Contractor Safety

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Health and Safety when Using Contractors

What is a contractor/subcontractor?

A contractor is a company or individual with a formal contract to do a specific job for a client, supplying labour and materials and providing and overseeing staff if needed. A contractor may then engage other firms to assist with elements of the contract, these firms or individuals are regarded as sub-contractors.

What can be done to select competent contractors?

Companies need to ensure that the contractors they engage have the skills and knowledge to carry out the contract to the required standards without risks to health and safety. Examples for assessing whether a contractor is competent includes:

  • Evidence of experience in the same type of work
  • References from previous clients which are checkable
  • Accident ill health statistics
  • Qualifications, skills and ongoing training programs including health and safety training
  • How they will do the work i.e. Risk Assessments and Method Statements
  • Criteria for selecting sub-contractors
  • The selection of sub-contractors is more often left to the contractor, the same assessment criteria as above can be applied.

Who is affected/most at risk from contractors?

Almost all organisations will use contractors at some time. This can range from office cleaning, machinery repair or security services up to a major construction or refurbishing project. Contractors often work in unknown environments which can cause potential hazards for themselves or their client’s employees.

Companies who engage contractors and sub-contractors have a responsibility under health and safety law to protect them from harm caused by company work activities. Similarly, contractors and sub-contractors must cooperate with the client and each other to ensure they don’t do anything that puts themselves or others at risk.

What does the law say?

All employers have statutory and common-law obligations in relation to the health and safety of their employees and premises. There are elements of the following legislation that apply to the use of contractors:

  • Health and Safety at Work Act 1974
  • The Management of Health and Safety at Work Regulations 1999 – of particular importance in any client/contractor relationship.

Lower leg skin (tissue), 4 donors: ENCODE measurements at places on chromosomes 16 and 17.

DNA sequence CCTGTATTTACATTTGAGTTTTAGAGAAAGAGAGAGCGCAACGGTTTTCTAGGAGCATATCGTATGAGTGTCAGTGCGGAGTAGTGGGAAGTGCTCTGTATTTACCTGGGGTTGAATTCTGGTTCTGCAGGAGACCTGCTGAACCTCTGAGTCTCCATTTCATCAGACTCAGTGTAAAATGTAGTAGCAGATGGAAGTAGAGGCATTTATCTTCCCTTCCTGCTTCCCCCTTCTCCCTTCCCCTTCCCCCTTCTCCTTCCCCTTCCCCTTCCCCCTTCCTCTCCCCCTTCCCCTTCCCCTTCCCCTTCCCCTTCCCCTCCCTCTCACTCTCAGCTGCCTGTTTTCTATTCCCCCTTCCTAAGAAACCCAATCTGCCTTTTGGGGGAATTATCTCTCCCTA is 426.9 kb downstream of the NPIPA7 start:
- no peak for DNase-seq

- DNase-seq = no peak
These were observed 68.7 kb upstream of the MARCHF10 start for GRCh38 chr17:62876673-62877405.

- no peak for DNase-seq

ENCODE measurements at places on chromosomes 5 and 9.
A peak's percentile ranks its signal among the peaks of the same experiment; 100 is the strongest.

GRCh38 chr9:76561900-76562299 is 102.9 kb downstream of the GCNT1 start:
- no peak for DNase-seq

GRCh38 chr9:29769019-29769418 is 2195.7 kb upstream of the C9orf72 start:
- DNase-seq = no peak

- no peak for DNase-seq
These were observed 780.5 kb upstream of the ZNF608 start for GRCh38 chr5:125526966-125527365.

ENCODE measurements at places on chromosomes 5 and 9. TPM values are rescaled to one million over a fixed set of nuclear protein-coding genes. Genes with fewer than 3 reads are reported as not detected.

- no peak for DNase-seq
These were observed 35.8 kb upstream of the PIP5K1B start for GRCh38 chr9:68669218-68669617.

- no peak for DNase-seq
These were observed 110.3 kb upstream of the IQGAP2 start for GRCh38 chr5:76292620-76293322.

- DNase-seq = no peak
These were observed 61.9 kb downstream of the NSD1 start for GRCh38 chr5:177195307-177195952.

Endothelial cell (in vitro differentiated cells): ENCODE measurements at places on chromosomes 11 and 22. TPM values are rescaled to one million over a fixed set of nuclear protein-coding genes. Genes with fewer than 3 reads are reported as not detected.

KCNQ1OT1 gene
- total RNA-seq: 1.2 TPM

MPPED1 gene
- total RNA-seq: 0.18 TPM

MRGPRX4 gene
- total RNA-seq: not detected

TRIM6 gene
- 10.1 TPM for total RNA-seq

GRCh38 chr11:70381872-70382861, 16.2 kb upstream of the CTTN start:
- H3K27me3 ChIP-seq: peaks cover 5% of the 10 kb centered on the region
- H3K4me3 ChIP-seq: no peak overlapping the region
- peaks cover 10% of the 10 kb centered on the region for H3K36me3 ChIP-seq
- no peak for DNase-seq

• Clients and contractors also have legal responsibilities under health and safety regulations dealing with special hazards e.g. the Control of Substances Hazardous to Health Regulations 1999, the Control of Lead at Work Regulations 1998 and the Control of Asbestos at Work Regulations 2002, the new Construction (Design and Management) Regulations 2007

Good Practice

  • Provide the project specifications and requirements to contractors before they tender, this will help them decide if they can do the job.
  • Ensure competent contractors are engaged by using selection criteria.
  • Assess any risks to contractors and employees prior to and during the activity,
  • Inform contractors of day-to-day company work hazards, including special requirements e.g. permit to work systems, hot work. Emergency procedures, site rules and welfare facilities should be explained.
  • Work should be coordinated and controlled, with all parties aware of their responsibilities.
  • Communication with all parties on a regular basis during the contract period should be maintained. This ensures current information on activities is imparted.
  • Company employees should be made aware of hazards created by contract activity.
  • Health and Safety performance should be monitored. All injuries, near misses and cases of ill health should be investigated.
  • Maintain records of the activity.
  • When the contract ends, review the activity with all parties, discuss what went well and what areas could have been improved.
  • Decide if the contractors should go on an approved list for future contracts.

More information on the use of contractors

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